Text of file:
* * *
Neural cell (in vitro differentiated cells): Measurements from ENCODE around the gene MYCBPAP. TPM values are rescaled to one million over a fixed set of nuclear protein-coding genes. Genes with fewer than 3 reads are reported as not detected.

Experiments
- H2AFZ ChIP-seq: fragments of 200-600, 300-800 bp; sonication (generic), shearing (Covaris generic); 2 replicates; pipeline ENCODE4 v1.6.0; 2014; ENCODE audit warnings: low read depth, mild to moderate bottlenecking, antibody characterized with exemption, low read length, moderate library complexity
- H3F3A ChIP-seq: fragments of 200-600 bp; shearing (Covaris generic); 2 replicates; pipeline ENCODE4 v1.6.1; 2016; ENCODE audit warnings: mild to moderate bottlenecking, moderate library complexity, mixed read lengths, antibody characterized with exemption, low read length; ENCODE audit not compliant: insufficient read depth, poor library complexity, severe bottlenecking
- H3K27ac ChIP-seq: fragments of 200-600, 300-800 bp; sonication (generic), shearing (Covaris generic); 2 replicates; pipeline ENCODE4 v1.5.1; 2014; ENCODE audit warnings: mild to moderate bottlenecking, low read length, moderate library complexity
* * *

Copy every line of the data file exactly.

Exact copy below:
Neural cell (in vitro differentiated cells): Measurements from ENCODE around the gene MYCBPAP. TPM values are rescaled to one million over a fixed set of nuclear protein-coding genes. Genes with fewer than 3 reads are reported as not detected.

Experiments
- H2AFZ ChIP-seq: fragments of 200-600, 300-800 bp; sonication (generic), shearing (Covaris generic); 2 replicates; pipeline ENCODE4 v1.6.0; 2014; ENCODE audit warnings: low read depth, mild to moderate bottlenecking, antibody characterized with exemption, low read length, moderate library complexity
- H3F3A ChIP-seq: fragments of 200-600 bp; shearing (Covaris generic); 2 replicates; pipeline ENCODE4 v1.6.1; 2016; ENCODE audit warnings: mild to moderate bottlenecking, moderate library complexity, mixed read lengths, antibody characterized with exemption, low read length; ENCODE audit not compliant: insufficient read depth, poor library complexity, severe bottlenecking
- H3K27ac ChIP-seq: fragments of 200-600, 300-800 bp; sonication (generic), shearing (Covaris generic); 2 replicates; pipeline ENCODE4 v1.5.1; 2014; ENCODE audit warnings: mild to moderate bottlenecking, low read length, moderate library complexity